The return of the iconic Blazer nameplate met a wave of mixed emotions. On one hand, the 2019 Chevrolet Blazer is an example of a car company expertly applying the better parts of its design language to the always-awkward crossover SUV shape. On the other hand, the new Blazer can’t and won’t go toe-to-toe with the new Bronco like its forebears, because the Blazer is now a neutered FWD-based crossover. So if you’re still a Chevy fan (we won’t blame you for having wavering faith) and want to standa a chance against the much anticipated Ford four-wheeler, you’ll have to look for something along the lines of this wonderfully blue 1972 Blazer.
I’m no curmudgeon who can’t accept the changing times — that the crossover is now the car of the people. However, those complaints are not unfounded. To put Chevy’s appropriation of the Blazer name into perspective, imagine if GM decided to make the next Silverado a crossover. Or, more nauseatingly, picture Chevy slapping the Camaro name on some high-riding, jelly bean-shaped, misguided hatchback. (That makes me throw up in my mouth a little, too.) The Blazer is (or was) the Camaro to the Bronco’s Mustang — the 2020 Bronco only has to worry about the Jeep, now.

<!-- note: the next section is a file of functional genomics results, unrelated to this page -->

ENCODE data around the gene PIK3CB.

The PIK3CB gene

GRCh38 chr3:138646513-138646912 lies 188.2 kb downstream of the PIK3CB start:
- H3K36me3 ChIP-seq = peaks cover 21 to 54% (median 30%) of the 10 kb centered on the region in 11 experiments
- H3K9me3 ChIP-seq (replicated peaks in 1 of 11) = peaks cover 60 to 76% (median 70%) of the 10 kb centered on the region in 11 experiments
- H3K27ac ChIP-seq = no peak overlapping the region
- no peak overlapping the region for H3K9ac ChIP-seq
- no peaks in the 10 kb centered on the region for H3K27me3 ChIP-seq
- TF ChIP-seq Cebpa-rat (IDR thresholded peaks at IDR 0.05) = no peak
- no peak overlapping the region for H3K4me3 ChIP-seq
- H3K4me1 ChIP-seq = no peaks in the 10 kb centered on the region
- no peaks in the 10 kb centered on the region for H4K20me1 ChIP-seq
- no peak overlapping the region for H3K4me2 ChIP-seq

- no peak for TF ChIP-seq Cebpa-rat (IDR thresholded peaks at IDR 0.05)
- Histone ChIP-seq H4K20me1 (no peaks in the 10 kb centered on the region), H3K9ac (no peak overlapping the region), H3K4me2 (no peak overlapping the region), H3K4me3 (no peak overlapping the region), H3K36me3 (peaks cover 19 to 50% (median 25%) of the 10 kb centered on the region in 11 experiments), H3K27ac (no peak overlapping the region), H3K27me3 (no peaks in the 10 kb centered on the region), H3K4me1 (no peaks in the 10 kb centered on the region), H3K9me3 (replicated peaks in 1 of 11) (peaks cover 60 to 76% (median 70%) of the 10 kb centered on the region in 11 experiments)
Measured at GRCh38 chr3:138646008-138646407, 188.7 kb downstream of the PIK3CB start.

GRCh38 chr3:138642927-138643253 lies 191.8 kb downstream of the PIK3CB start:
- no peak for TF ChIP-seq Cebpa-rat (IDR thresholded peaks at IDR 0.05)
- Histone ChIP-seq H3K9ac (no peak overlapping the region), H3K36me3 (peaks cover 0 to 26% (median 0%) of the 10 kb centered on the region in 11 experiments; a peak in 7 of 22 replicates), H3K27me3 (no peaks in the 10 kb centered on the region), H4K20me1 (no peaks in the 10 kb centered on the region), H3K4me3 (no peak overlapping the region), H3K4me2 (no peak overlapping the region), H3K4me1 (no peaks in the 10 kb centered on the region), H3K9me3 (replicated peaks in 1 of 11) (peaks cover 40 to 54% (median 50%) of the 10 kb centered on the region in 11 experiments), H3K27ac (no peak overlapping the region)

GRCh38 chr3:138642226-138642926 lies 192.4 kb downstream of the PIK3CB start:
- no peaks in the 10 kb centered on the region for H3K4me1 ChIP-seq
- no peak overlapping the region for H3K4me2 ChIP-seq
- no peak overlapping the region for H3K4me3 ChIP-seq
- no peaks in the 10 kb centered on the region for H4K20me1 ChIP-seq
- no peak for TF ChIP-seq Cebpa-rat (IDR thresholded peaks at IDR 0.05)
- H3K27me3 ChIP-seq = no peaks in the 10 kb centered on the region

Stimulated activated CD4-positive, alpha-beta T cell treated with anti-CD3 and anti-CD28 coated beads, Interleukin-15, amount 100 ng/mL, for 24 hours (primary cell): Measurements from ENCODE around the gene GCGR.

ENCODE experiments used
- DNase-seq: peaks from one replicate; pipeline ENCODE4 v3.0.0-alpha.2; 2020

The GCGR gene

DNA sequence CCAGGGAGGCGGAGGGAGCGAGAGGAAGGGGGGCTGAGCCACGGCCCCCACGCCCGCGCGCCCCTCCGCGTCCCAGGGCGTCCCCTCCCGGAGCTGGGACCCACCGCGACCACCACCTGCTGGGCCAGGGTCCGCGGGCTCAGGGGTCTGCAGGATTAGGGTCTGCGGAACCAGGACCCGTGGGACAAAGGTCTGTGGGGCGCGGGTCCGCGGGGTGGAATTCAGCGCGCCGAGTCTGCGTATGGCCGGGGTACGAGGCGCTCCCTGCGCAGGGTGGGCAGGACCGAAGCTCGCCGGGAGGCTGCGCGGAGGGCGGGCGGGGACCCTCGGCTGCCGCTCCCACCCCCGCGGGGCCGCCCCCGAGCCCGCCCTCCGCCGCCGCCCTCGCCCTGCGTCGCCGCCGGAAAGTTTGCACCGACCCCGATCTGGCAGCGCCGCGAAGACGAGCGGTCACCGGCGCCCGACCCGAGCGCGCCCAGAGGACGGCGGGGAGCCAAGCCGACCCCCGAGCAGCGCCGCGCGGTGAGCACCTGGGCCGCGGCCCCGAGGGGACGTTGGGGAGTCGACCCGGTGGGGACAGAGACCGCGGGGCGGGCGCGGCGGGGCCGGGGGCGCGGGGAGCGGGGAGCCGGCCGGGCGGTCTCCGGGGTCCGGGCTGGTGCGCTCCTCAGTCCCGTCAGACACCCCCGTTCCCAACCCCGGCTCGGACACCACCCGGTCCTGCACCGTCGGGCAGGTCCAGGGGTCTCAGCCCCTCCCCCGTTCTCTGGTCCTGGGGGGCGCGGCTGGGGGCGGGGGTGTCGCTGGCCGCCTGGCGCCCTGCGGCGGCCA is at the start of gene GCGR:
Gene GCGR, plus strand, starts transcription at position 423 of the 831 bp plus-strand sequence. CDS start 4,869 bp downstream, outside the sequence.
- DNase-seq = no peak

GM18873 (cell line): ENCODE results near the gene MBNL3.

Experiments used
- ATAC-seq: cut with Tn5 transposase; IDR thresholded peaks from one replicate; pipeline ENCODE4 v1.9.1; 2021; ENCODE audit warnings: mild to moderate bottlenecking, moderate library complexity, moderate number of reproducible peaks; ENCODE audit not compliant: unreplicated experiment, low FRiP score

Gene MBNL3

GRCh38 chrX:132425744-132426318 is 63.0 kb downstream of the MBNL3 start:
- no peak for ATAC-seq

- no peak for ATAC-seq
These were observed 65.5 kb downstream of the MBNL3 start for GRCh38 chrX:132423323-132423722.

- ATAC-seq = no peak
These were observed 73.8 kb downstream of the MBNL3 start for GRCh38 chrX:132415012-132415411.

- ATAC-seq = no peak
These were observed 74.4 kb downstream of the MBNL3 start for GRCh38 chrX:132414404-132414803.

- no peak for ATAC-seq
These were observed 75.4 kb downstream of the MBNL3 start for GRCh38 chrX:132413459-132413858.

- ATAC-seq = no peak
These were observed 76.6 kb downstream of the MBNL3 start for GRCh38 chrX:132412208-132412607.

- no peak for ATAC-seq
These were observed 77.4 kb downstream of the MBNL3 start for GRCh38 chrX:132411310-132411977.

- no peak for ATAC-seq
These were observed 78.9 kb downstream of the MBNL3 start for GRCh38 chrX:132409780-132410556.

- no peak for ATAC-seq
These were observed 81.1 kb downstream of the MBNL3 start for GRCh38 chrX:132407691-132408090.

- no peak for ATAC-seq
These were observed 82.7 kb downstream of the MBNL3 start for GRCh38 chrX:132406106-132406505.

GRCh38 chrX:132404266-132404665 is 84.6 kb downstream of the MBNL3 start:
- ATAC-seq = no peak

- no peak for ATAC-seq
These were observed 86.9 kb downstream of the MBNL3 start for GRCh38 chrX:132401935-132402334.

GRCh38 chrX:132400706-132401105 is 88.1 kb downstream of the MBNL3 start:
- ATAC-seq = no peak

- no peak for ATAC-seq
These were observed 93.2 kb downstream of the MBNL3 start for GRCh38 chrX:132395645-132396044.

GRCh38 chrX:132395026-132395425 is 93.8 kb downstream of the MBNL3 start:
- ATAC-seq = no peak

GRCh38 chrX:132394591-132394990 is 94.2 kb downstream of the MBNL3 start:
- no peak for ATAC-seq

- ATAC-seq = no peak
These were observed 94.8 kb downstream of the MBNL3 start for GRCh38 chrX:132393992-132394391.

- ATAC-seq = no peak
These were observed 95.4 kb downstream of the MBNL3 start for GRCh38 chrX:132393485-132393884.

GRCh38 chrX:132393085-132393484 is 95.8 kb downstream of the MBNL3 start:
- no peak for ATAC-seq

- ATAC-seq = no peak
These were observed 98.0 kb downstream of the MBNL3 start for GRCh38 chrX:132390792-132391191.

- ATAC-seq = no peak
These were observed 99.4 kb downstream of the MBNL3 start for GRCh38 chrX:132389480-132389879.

If you want to enjoy the Blazer as it was, this Hawaiian Blue 1972 Chevy Blazer is worth loosening your purse strings for. This two-door hard-top four-wheeler came from the factory spec’d with the Cheyenne Equipment Package, 15-inch rally-style wheels and a set of all-terrain rubber. Inside, and under the hood, it looks much the way it did when leaving the factory, albeit with a few minor signs of aging and a new RetroSound MP3 stereo. The 350ci V8 and three-speed automatic transmission are said to be running well with only 65,000 miles on the clock.
It’s one thing to continuously harp on the past saying “everything was better when…” but in this case, I don’t think you’ll find many Chevy fans disagreeing, here. The Corvette gets better year after year; the Camaro made a massive jump forward on its return and now competes with other high-end performance cars on a global scale. So why did Chevy feel the need to build a slightly different version of a three-row crossover it already makes and slap the Blazer badge on it? Perhaps the executives and committees at GM will be the only ones to ever know for sure. What I definitely know is how stunning this ’72 Blazer is and how much I desperately want it.